A big part of this effort is the Microsoft Security Tool Kit. You can download this free, comprehensive security package, which encompasses all the latest security tools offered by Microsoft. Alternatively, you can order a CD through snail mail. TechNet subscribers can expect this kit in their November release sans the automatic installation feature. A stand-alone version will be distributed with the December TechNet CD.

A look inside the online Microsoft Security Tool Kit
The kit is broken down by operating system (either Windows 2000 or NT, with a further classification for Terminal Server Edition). It contains four main sections: Guides, Software Updates, Deployment and Management Tools, and Online Resources.

Guides
You can use the first section to ensure your systems have all the latest security updates. At the top of the list are the Guide To Baseline Security and Baseline Security Checklists (see Figure A). The checklists are advertised as a front line of defense for your systems that are vulnerable to security risks. The steps included in the checklists provide basic security procedures you’ll want to have in place before moving on with the rest of the kit.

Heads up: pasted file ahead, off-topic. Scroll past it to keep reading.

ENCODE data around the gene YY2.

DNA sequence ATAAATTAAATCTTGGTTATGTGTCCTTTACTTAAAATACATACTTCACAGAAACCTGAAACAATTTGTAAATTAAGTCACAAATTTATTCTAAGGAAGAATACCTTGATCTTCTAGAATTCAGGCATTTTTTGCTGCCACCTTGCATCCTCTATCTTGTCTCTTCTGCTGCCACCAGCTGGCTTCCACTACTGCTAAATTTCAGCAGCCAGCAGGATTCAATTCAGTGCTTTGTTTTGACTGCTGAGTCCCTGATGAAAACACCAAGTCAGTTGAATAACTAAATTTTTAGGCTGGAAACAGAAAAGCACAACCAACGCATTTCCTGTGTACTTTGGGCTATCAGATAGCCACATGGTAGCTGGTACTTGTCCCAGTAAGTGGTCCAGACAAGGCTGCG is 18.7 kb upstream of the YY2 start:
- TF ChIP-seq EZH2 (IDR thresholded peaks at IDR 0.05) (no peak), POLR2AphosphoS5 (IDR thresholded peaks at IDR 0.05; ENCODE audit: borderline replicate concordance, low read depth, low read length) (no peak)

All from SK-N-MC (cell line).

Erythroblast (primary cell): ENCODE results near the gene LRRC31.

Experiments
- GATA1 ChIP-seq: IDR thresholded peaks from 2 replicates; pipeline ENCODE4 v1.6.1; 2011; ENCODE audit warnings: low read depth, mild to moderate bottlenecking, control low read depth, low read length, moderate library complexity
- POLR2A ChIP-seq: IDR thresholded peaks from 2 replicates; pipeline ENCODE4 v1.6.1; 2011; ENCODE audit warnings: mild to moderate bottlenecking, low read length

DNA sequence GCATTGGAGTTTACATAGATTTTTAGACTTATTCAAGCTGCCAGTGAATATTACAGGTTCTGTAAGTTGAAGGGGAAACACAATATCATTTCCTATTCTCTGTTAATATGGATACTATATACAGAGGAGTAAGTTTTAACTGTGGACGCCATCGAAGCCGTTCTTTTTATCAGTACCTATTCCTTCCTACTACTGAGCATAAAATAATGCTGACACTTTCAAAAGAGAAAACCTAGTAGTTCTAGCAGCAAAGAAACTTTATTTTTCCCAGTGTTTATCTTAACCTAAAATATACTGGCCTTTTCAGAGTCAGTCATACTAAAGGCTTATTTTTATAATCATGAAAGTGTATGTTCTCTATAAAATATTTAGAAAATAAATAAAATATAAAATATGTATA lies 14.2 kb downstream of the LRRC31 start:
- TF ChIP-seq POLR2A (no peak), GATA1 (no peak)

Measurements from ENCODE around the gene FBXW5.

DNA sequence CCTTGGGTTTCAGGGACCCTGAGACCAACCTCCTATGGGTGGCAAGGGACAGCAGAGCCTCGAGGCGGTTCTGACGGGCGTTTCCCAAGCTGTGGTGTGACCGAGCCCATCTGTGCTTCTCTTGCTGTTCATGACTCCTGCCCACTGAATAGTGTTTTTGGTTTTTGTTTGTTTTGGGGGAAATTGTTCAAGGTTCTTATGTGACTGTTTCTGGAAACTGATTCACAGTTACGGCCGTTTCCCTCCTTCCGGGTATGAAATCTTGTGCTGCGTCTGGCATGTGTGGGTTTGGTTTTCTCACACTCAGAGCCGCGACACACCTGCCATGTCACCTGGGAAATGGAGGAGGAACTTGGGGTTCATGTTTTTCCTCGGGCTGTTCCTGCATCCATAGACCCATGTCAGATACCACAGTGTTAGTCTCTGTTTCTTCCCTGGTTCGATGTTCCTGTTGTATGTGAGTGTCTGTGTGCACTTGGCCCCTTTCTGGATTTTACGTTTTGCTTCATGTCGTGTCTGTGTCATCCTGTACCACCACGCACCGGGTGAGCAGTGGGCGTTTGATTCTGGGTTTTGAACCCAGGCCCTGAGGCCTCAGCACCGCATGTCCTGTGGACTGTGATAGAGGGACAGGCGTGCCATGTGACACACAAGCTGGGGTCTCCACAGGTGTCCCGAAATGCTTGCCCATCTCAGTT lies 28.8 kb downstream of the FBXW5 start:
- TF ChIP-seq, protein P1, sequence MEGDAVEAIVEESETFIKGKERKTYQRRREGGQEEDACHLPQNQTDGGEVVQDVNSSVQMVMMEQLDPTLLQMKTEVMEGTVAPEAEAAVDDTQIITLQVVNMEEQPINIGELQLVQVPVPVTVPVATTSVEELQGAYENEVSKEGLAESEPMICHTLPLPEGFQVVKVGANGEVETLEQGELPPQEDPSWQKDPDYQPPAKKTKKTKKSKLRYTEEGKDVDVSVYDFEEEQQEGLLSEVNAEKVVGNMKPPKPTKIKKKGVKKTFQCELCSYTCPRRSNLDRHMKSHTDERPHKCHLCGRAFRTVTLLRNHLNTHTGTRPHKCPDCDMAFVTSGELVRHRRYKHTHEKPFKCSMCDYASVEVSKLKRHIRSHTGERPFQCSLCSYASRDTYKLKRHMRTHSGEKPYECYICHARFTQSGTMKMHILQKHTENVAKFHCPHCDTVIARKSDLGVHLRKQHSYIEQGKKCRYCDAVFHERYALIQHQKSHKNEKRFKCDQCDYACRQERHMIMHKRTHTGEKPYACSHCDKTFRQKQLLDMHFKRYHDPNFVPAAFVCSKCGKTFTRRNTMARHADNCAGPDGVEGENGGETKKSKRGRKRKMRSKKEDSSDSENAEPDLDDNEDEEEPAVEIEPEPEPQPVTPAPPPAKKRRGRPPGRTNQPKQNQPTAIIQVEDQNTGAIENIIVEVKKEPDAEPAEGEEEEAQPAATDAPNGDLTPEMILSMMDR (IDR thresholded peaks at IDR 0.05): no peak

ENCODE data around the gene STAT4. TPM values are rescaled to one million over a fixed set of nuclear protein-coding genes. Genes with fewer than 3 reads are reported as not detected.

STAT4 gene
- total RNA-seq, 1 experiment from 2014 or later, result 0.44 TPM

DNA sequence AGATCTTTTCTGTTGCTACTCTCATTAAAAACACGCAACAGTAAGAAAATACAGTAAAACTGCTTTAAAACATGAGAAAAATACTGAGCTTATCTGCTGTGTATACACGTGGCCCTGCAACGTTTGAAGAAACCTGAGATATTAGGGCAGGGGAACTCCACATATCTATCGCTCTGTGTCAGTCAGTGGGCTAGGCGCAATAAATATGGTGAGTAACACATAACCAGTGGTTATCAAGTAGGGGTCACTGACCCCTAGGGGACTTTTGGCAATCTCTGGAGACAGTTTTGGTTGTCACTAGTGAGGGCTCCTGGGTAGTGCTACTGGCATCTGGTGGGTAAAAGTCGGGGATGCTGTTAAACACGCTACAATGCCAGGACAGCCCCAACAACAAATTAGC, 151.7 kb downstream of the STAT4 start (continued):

Figure A
These checklists go over some of the steps you should take to secure your systems.


Though not as comprehensive as the baseline checklists, the remaining guides, Windows 2000 Service Pack and Hotfix Installation and Deployment Guide, Deploying Service Pack 6a with SMS, and the Internet Explorer Deployment Guides should appear familiar to you from working with previous upgrades.

Software Updates
Perhaps the most important section in the kit is Software Updates. Here, you’ll find everything from Windows 2000 Service Pack 2 to the latest version of Internet Explorer. The complete list consists of:

In the Microsoft Security Tool Kit, the Windows 2000 and NT updates come with a brief description as well as a link for more details. The Internet Explorer updates just come with the download link. Each Security Bulletin contains a Technical Details link that will take you to the appropriate patch download page. Though you can get these updates separately on Microsoft's Web site, I think the company made a wise decision by combining these selections given the significant impact each update makes to a system.